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Semiconductor Agreement at Japan-US Summit

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Semiconductor Agreement at Japan-US Summit

The two countries move forward with cooperation, despite some diverging interests.

Semiconductor Agreement at Japan-US Summit
Credit: Photo 202769492 © Vchalup |

The summit meeting between Japan and the United States early last month produced agreements in a number of areas, including closer command and control in the defense field and cooperation in space development. Several points were also agreed in the field of semiconductors, currently a focus area for Japan. In the 1980s, Japanese semiconductor makers supplied half the global market, but today they account for only about 10 percent, with the most technologically advanced semiconductors being made in Taiwan and South Korea. During the COVID-19 pandemic, the United States faced a semiconductor supply shortage, which brought home the vulnerability of the semiconductor supply chain.

Especially noteworthy at the recent summit were the references to “current-generation and mature-node (legacy) semiconductors.” The semiconductor export restrictions on China imposed by the United States in October 2022 mainly target advanced semiconductors (14-16 nanometer nodes), and aim to prevent China from using cutting-edge chips to develop the field of AI, as there is a risk of diversion to military AI. However, the future Japan-U.S. agenda will focus on legacy semiconductors, not advanced semiconductors.

The reason for this is that the fact sheet for the summit argues for a need to “address supply chain vulnerabilities, such as those posed by non-market policies and practices.” This may be understood as China supporting industries that manufacture legacy semiconductors via state subsidies rather than market principles, thus producing legacy semiconductors in excess of global market demand with the aim of creating a state of overcapacity and lowering prices to eliminate semiconductor industries in other countries.

Legacy semiconductors are used in a variety of products, such as automobiles and general home appliances, so that their absence would have a significant impact on daily life. During the pandemic, a combination of factors disrupted many aspects of daily life, such as delays in the supply of legacy semiconductors, delays in automobile deliveries, and an inability to repair water heaters. If China maintains its overcapacity and achieves a monopoly in legacy semiconductors, the supply chains of Japan and the United States will inevitably become extremely vulnerable.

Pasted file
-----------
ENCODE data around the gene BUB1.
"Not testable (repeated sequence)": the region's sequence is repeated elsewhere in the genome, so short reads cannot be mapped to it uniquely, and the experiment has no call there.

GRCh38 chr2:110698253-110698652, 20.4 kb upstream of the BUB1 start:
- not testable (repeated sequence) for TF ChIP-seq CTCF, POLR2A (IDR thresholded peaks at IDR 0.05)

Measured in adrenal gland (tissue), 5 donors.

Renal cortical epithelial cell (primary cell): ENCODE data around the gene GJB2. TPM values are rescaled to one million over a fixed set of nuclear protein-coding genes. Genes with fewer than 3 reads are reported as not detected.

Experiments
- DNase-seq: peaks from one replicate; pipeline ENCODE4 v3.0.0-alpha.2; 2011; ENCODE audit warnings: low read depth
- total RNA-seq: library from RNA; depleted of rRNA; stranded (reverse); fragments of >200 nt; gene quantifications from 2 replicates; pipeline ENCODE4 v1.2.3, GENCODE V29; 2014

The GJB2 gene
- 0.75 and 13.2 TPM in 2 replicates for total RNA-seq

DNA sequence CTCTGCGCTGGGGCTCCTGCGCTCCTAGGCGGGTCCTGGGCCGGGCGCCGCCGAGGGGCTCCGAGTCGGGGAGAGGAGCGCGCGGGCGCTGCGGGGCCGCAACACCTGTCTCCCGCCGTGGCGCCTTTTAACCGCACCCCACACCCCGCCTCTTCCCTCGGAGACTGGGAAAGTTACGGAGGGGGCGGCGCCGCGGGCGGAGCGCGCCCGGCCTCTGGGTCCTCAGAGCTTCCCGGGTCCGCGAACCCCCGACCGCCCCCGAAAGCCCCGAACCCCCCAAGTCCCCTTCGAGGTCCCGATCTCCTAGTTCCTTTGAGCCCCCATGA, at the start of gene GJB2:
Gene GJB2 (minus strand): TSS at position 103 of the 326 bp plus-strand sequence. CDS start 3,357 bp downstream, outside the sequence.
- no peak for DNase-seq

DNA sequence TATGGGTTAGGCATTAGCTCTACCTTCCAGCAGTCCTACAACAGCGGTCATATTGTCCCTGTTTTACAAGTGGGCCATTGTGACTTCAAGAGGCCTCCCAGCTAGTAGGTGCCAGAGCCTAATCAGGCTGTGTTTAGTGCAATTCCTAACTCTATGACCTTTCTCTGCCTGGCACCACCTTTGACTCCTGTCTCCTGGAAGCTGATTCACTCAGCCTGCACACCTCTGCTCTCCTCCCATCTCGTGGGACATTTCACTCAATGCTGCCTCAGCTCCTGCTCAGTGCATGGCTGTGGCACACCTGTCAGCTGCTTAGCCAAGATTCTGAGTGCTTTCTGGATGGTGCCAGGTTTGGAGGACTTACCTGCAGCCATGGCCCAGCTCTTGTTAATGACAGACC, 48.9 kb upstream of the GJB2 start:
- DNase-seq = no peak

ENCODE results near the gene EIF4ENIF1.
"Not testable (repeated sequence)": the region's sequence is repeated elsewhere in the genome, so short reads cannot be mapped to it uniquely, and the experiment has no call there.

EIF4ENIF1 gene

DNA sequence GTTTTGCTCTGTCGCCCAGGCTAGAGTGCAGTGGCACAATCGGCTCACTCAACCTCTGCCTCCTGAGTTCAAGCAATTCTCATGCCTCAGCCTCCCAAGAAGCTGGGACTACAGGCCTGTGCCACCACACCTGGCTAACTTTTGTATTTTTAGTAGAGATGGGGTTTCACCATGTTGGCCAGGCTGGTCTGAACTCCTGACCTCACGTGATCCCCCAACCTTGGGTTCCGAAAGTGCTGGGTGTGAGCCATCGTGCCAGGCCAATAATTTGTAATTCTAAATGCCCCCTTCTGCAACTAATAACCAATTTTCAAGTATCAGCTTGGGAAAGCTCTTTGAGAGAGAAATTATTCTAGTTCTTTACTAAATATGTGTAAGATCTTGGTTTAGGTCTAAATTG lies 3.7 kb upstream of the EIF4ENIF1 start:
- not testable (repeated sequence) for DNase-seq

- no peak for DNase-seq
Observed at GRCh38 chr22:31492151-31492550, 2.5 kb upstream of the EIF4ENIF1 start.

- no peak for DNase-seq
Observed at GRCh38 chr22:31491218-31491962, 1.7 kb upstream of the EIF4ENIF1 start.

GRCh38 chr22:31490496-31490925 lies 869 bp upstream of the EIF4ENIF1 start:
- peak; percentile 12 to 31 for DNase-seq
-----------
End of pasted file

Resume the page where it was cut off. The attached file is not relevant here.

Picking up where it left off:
In light of these concerns, Japan and the United States have already commenced discussions about legacy semiconductors initiatives in the U.S.-Japan Economic Policy Consultative Committee (our economic “2+2”). When it comes to regular, however, the two countries seem to have different attitudes.

For the United States, a Chinese monopoly in the area of legacy semiconductors would signify supply chain vulnerability and pose a risk to many American companies that use them. For Japan on the other hand, aggressive Chinese investment in legacy semiconductors would lead to heightened demand for semiconductor manufacturing equipment and semiconductor materials, which would in part favor Japanese companies. Moreover, the availability of low-cost legacy semiconductors is not a bad thing for Japan, as it is struggling with high import prices caused by the weak yen.

Moreover, in the case of advanced semiconductors, because the United States made a security-related request to prevent the development of military AI, Japan has also joined the American export restrictions and added 23 items, including semiconductor manufacturing equipment, to the Export Trade Control Ordinance (albeit without targeting any specific countries). However, even if legacy semiconductors are used for military purposes, they have a wide range of civilian uses, so it makes little sense to tighten export controls on security grounds. As such, it may be difficult to reach an agreement between Japan and the United States on economic “2+2.”

Although Japan and the United States have different attitudes toward legacy semiconductors, the two countries are in accord when it comes to advanced semiconductor development. In particular, research into next-generation semiconductors and advanced packaging is essential for establishing future technological leadership and dominance in the semiconductor sector, so this is an area where progress in Japan-U.S. cooperation can be expected. New breakthroughs in technology will be needed as the miniaturization of semiconductors approaches its physical limits, such as improved semiconductor capabilities through the stacking and development of chiplets that combine logic semiconductors and memory, which could yield semiconductors for AI.

In Japan, Rapidus was established as an advanced semiconductor manufacturer, and in cooperation with IBM, it seeks to reflect the results of such research and development in actual products. Furthermore, American companies are participating in a partnership that focuses on IOWN, technologies that combine optical and electronic aspects developed by NTT in Japan.

Meanwhile, Japan and the United States are investing in the development of human resources for advanced semiconductor research, likely creating bases to supply skilled workers, who are in short supply worldwide. In this way, the Japan-U.S. Summit Meeting has entered a phase of encouraging cooperation on advanced semiconductors while coordinating in the area of legacy semiconductors based on their own national interests.